When deciding what to base my final essay on for this class, I wanted to make sure that I could relate a certain aspect of what I’ve learned about Buddhism to my life in some way. At first I wasn’t sure where to start as we have covered such a wide variety of topics within the religion, but after a lot of thought I decided to relate it back to my academic interests in psychology. While Buddhism itself can be described as a very psychological religion, the specific topic within the religion I’m going to make ties with is meditation. My reasons for doing this not only lie in the fact that the act of meditation is psychological in itself, but that I also have practiced various meditation techniques myself over the past six or seven years of my life. The combination of what I have learned about Buddhist meditation, my love for the study of human psychology, and my own experience with meditation is unique and will allow me to further expand my horizons in each aspect of said combination.
Before taking Intro to Buddhism, my knowledge surrounding meditation as a whole was limited as I had only been taught a few techniques by my therapist when I was younger. I would use these techniques in various circumstances – when I was feeling angry, sad, or simply confused – and to this day they all still work for me. For the first few years, I had no real understanding as to how or why it worked for me – all I knew was that it was a safe space, or a getaway from anything that was bothering me in the world. Then as I got older and started to make decisions about my academic future, it was my interest in how the human psyche worked and the science behind it that led me into the field of psychology. While I have and continue to learn a lot within the subject and the science behind all of it, it wasn’t until I read deeper into Buddhist meditation when I began to understand the spirituality aspect of the practice. This is when I began to realize how complex it really is.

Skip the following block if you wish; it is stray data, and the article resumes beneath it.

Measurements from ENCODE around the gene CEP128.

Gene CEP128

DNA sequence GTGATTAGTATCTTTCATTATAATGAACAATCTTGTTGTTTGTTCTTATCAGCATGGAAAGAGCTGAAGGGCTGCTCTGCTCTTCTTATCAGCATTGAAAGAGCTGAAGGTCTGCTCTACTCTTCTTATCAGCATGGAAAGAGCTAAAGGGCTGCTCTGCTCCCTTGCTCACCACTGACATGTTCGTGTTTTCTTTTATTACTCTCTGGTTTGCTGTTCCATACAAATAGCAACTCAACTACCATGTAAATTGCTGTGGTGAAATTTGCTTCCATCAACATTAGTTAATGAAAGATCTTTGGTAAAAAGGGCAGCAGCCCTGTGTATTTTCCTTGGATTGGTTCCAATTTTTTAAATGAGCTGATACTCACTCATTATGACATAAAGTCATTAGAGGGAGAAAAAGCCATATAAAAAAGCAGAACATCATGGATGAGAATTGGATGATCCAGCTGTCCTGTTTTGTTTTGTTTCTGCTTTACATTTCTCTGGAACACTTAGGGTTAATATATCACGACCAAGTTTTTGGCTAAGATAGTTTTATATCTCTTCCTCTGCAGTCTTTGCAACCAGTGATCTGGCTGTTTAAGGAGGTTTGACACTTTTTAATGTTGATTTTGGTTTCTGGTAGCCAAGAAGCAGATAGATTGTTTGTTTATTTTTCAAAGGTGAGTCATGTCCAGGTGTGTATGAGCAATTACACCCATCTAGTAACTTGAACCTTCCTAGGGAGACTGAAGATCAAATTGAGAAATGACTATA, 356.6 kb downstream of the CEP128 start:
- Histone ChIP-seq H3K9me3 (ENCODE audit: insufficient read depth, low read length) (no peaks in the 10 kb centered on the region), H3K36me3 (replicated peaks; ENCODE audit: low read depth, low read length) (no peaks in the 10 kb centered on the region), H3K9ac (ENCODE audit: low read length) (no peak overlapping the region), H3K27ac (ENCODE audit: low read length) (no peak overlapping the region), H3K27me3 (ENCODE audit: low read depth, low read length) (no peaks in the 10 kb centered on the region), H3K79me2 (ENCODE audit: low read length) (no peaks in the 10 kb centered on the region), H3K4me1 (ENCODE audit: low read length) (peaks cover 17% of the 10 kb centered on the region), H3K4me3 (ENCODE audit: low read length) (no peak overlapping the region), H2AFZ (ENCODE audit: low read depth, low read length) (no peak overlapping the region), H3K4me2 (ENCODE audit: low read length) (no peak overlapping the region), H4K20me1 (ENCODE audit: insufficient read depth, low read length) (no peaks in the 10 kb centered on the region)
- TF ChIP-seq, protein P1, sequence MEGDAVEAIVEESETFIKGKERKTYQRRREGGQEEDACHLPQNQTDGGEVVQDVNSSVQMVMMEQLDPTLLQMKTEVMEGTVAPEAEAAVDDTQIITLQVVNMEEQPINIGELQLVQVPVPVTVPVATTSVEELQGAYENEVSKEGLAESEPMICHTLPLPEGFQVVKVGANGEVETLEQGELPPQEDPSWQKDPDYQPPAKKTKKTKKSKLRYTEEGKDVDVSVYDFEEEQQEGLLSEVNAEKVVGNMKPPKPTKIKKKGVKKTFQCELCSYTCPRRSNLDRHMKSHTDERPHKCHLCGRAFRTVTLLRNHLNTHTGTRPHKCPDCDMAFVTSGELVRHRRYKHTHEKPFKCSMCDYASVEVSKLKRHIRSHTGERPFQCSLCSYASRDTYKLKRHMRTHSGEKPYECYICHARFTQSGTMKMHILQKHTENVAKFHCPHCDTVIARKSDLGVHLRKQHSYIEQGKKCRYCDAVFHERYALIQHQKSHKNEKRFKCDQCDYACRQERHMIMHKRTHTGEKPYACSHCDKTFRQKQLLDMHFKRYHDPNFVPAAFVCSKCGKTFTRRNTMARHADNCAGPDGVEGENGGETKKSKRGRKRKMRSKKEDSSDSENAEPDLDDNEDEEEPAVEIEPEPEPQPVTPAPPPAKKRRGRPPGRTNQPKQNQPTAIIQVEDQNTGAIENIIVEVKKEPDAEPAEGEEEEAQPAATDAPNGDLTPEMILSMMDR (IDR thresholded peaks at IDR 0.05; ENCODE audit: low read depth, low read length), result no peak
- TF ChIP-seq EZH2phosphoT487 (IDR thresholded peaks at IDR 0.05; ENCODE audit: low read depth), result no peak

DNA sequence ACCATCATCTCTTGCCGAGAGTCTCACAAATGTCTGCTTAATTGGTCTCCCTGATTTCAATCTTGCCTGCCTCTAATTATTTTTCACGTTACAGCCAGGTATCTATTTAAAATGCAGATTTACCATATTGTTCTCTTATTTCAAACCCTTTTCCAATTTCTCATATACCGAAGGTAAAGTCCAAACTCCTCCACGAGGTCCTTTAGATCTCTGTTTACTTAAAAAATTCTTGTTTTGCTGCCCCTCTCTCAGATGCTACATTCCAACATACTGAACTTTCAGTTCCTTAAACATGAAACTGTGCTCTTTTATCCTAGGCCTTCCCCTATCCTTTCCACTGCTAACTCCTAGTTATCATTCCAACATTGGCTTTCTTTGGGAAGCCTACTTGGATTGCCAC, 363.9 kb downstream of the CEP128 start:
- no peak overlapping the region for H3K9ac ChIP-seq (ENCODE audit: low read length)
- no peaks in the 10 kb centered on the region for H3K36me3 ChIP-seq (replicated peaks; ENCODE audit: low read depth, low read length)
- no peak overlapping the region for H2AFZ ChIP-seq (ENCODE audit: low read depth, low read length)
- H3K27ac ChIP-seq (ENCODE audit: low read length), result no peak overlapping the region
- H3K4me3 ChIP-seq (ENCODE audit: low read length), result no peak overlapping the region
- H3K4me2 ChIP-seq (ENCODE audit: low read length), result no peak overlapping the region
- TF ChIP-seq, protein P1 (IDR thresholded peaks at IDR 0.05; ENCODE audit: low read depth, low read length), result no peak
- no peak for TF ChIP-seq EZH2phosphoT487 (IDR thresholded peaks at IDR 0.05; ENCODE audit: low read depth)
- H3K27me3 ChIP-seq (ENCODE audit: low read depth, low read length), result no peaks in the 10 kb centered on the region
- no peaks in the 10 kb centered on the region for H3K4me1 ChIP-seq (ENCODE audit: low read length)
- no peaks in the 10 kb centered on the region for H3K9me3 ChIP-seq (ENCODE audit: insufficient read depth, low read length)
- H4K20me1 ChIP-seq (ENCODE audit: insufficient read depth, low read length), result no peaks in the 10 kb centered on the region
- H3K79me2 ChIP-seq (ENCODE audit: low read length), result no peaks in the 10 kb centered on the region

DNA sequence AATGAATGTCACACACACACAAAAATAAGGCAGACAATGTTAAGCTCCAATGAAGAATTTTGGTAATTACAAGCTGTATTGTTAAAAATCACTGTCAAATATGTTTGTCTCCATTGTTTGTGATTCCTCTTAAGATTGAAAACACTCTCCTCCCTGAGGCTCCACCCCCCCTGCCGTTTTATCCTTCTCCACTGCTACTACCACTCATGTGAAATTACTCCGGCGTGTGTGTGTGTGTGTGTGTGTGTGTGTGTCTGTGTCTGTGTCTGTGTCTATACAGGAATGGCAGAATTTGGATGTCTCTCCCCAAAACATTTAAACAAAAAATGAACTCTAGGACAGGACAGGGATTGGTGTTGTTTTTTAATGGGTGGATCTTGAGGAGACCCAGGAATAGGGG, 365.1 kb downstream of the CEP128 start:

However, it must first be made clear that there are two very different definitions for meditation – the scientific/psychological one, and the Buddhist one. The scientific/psychological definition states that “meditation is a practice of concentrated focus upon a sound, object, visualization, the breath, movement, or attention itself in order to increase awareness of the present moment, reduce stress, promote relaxation, and enhance personal and spiritual growth”. Now, the Buddhist definition is not quite as strict as it states, “meditation is a technique of mental concentration that eventually leads into enlightenment and spiritual freedom”. When you compare the two definitions, it’s clear that the scientific one is much more about explaining what the practice itself is like, whereas the Buddhist definition is more relaxed and focuses on the end product. That being said, there is much more to Buddhist meditation than the simple definition. There are two categories of Buddhist meditation – Samatha and Vipassana (important to know these are not the techniques – rather the labels to categorize the techniques). Already, with multiple categories, and more of a focus on the end result of the activity, it’s clear that the Buddhist view of meditation is far more spiritual than psychological.